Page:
“Then may I – but I don’t want to impose.
If I would be a nuisance, you must say – ”
“Ah, no! You are most truly welcome, Rose.
I’ve been so looking forward to this day.”
“It’s such a big adventure to come here!”
“You’re welcome, with wide open arms, my dear.”

This is not my idea but Shakespeare’s – it was a literary stratagem for conveying the harmony – the congruence – between two individuals.

In his play Romeo and Juliet, when Romeo first notices Juliet he soliloquises in iambic pentameter—that is, in lines ten syllables long, with accents falling on every second syllable, as in: O, she doth teach the torches to burn bright!
The soliloquy is in rhyming couplets – similar to, but not precisely, sonnet form (a sonnet has fourteen lines):
O, she doth teach the torches to burn bright!
It seems she hangs upon the cheek of night
Like a rich jewel in an Ethiope’s ear;
Beauty too rich for use, for earth too dear!
So shows a snowy dove trooping with crows,
As yonder lady o’er her fellows shows.
The measure done, I’ll watch her place of stand,
And, touching hers, make blessed my rude hand.
Did my heart love till now? forswear it, sight!
For I ne’er saw true beauty till this night.

The power of this is that it expresses a lyrical moment – when Romeo’s soul is suddenly caught up into harmony, the beautiful melody of love.

Later, as Romeo and Juliet meet, the dialogue between them now forms a true sonnet:

If I profane with my unworthiest hand 
This holy shrine, the gentle sin is this: 
My lips, two blushing pilgrims, ready stand 
To smooth that rough touch with a tender kiss. 

Good pilgrim, you do wrong your hand too much, 
Which mannerly devotion shows in this; 
For saints have hands that pilgrims' hands do touch, 
And palm to palm is holy palmers' kiss. 

Have not saints lips, and holy palmers too? 

Ay, pilgrim, lips that they must use in prayer. 

O, then, dear saint, let lips do what hands do;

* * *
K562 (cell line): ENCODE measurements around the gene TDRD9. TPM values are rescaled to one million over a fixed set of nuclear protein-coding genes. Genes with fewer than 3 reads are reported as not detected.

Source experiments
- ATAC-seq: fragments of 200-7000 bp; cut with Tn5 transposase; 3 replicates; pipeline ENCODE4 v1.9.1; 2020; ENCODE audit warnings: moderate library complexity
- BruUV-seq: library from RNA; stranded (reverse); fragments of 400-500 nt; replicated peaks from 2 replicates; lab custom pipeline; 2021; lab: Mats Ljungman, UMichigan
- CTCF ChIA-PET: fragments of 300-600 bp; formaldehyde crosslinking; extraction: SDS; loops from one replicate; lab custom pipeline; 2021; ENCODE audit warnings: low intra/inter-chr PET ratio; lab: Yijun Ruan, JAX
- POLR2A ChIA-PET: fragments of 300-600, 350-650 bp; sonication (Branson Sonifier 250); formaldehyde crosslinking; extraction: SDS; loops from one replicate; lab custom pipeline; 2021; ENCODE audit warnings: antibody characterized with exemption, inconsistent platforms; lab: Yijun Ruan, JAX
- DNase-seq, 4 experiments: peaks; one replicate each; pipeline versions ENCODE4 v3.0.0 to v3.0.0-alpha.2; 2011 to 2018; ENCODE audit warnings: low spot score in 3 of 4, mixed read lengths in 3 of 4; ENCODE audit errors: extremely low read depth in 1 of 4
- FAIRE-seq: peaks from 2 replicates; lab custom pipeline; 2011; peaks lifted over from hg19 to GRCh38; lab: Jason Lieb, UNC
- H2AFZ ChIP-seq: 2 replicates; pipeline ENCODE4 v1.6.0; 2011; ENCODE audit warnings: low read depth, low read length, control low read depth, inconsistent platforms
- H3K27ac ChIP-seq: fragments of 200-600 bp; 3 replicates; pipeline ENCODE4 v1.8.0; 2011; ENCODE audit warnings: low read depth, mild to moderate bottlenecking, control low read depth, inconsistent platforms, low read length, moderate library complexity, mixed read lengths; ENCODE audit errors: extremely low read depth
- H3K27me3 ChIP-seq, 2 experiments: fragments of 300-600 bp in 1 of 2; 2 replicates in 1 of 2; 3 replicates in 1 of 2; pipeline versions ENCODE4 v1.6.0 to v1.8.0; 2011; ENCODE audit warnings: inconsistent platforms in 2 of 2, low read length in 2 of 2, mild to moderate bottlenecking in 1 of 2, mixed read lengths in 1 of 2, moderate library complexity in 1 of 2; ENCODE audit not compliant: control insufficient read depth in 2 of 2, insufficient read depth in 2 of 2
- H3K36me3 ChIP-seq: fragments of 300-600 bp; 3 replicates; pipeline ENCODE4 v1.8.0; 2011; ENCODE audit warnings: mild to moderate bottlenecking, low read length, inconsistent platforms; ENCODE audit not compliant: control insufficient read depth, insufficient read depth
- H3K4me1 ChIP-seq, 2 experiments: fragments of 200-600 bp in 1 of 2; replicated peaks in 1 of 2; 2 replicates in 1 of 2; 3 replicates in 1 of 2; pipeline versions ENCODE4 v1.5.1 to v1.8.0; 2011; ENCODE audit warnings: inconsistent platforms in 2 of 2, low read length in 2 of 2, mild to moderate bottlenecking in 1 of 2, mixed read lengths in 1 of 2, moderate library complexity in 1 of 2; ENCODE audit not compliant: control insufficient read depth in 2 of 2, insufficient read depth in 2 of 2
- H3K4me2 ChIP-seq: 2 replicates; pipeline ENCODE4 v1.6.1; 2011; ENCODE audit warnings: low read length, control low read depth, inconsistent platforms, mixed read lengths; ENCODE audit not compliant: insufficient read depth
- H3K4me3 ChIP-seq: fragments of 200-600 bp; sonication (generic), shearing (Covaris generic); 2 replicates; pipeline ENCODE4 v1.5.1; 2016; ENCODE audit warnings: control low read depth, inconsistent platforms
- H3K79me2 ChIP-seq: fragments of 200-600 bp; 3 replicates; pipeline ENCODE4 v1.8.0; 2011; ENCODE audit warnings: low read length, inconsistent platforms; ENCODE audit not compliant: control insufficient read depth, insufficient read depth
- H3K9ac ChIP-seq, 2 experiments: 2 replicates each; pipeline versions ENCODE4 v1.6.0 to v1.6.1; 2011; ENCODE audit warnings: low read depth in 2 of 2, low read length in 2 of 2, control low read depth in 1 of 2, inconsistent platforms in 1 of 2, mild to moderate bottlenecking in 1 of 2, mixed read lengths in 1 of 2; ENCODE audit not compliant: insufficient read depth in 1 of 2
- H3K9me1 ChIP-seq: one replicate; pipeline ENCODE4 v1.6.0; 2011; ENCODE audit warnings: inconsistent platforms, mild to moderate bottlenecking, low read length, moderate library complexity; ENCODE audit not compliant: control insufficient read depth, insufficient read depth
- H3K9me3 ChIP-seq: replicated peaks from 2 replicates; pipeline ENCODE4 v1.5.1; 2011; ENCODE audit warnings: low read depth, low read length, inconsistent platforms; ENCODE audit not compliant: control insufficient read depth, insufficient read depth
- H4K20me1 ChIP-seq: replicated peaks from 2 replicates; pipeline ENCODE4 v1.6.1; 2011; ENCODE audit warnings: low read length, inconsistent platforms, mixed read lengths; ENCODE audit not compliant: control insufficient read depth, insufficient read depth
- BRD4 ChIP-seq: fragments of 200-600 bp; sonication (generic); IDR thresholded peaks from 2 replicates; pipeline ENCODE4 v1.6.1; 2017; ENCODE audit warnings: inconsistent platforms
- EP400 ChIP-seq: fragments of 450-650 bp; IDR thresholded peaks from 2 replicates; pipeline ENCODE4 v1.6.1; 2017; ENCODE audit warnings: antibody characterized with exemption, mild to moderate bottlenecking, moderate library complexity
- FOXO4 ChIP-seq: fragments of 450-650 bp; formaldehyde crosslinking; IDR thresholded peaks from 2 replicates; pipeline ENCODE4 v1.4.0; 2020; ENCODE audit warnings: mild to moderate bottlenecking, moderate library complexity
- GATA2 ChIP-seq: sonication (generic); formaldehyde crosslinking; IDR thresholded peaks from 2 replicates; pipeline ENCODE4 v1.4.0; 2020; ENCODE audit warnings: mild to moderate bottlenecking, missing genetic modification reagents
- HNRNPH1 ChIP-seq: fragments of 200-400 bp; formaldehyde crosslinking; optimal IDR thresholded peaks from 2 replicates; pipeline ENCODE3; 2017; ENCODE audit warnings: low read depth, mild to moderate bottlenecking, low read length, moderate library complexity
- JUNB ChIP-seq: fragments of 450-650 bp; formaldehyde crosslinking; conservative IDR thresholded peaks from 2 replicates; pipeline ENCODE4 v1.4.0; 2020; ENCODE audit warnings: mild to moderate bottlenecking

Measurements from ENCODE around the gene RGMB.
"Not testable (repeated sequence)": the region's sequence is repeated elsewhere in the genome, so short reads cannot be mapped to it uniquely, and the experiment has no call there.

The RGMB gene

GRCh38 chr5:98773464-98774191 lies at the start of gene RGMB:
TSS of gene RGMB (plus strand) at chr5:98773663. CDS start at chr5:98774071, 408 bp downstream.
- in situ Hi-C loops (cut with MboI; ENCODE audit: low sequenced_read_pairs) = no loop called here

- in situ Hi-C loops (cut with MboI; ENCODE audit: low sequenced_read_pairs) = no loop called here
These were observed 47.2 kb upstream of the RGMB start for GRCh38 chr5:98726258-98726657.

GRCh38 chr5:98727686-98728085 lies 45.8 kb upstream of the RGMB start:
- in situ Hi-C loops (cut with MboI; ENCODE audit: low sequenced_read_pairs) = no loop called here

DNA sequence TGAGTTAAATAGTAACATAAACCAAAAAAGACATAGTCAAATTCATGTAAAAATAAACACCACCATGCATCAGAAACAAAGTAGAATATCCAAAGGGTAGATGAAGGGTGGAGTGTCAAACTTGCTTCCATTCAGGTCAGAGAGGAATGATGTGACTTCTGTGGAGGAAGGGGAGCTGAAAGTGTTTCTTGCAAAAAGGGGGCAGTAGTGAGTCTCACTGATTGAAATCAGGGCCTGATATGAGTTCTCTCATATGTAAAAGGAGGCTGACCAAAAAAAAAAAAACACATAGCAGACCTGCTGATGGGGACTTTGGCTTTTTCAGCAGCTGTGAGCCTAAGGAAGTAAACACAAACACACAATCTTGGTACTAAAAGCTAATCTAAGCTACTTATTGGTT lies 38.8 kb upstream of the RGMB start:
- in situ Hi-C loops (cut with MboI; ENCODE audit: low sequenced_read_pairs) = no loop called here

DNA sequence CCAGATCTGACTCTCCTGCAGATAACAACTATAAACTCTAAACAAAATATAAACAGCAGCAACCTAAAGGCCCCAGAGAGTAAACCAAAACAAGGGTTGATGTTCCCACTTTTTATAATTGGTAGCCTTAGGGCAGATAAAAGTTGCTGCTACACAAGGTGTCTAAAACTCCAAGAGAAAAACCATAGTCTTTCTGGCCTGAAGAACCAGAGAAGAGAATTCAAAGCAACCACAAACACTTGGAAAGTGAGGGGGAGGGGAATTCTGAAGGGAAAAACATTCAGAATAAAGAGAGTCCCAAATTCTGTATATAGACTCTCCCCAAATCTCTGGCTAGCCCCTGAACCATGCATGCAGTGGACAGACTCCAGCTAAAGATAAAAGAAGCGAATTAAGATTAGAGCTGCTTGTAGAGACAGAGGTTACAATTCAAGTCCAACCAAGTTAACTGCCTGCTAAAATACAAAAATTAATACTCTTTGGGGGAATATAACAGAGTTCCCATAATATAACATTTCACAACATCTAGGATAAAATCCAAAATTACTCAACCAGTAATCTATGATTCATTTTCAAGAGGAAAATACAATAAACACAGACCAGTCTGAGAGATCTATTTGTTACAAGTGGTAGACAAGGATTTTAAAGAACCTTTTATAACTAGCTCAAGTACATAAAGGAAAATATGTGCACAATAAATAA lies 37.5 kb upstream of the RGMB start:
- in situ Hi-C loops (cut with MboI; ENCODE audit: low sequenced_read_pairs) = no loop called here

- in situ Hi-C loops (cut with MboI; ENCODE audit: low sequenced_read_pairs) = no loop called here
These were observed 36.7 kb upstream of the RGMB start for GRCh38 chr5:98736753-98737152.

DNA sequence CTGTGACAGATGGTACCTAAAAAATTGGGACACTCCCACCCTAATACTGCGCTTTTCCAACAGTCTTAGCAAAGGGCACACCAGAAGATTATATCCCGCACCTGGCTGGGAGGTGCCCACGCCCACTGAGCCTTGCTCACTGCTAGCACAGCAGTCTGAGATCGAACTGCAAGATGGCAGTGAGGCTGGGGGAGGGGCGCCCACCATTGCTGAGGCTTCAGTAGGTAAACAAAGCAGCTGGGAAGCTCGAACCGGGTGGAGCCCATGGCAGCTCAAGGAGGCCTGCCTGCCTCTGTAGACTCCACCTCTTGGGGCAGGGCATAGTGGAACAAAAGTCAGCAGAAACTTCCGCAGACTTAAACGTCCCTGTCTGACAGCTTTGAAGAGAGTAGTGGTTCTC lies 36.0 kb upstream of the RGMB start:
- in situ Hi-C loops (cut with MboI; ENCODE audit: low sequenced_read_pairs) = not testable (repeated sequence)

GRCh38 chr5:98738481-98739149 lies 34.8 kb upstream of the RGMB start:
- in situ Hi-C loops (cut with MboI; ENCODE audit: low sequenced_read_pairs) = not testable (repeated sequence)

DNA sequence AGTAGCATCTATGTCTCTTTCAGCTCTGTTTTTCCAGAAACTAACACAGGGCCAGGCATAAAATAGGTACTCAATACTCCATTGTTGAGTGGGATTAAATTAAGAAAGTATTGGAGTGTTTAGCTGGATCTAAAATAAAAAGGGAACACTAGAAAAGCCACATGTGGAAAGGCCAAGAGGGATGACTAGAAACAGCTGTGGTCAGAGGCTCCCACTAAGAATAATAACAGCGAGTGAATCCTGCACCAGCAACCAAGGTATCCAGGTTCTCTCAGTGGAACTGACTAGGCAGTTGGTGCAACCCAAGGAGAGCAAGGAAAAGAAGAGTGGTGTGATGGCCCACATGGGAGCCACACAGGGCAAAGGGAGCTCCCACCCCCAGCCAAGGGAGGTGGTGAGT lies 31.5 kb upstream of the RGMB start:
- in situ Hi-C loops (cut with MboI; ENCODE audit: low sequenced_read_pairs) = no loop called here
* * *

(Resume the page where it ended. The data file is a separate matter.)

They pray — grant thou, lest faith turn to despair. 

Saints do not move, though grant for prayers' sake. 

Then move not, while my prayer's effect I take. 

On his own, the poetry of Romeo’s soul is incomplete; put him together with Juliet, and the poetry is consummated. It speaks, as you can see, of their quality of their relationship.

Because of the sonnet’s structure – its compactness, the call-and response evoked by its rhyme scheme; the flirtation and teasing of proposition and response, the pleasing resolution of the volta at the end – enhanced by Shakespeare into a rhyming couplet. It’s a love affair in verse, and Shakespeare, arguably better than anyone, perfected the art of love’s expression in sonnet form – Had I no ear nor eyes, to hear nor see, Yet should I be in love by touching thee.

I borrowed the idea to communicate the instinctive and immediate harmony between Rose and Abbot John.

Their love – like Romeo and Juliet’s – cannot be; but its potential is nonetheless rich and beautiful; undeniable.

And sometimes, whatever our realistic possibilities, that’s how life is.

Friday, 8 April 2016

The sonnet in The Beautiful Thread

During the Middle Ages, there were so many social, political and theological constraints. To step outside convention and orthodoxy was dangerous – it could cost your life.

Maybe because it was so, artists and writers became adept at coded signals. The medieval mind loved patterns and riddles, ever seeking and inserting hidden messages – in poetic forms, in the physical attitudes and attributes and attire of the subjects of paintings, in juxtapositions and order, in shapes that called to mind other shapes. So much was said in what remained unsaid: and people became accustomed to looking for the silenced word.

In his plays, Shakespeare conveys much about relationship – harmonies and disharmonies – by the forms in which he presents dialogues and soliloquies.

The Hawk and the Dove series is written throughout in prose evocative of the medieval mindset. Some reviewers express disappointment at the modernity of some of the phraseology – but what I tried to do was express the spirit I found in medieval attitudes and writing, not recreate the forms. Though here and there I’ve enjoyed working with medieval literary conventions – for example, the frame tale form of the first two volumes and the evocation of the Fioretti in the vignettes of those first two books.

And I wonder – if you have read The Beautiful Thread, did you find the sonnet hidden in it?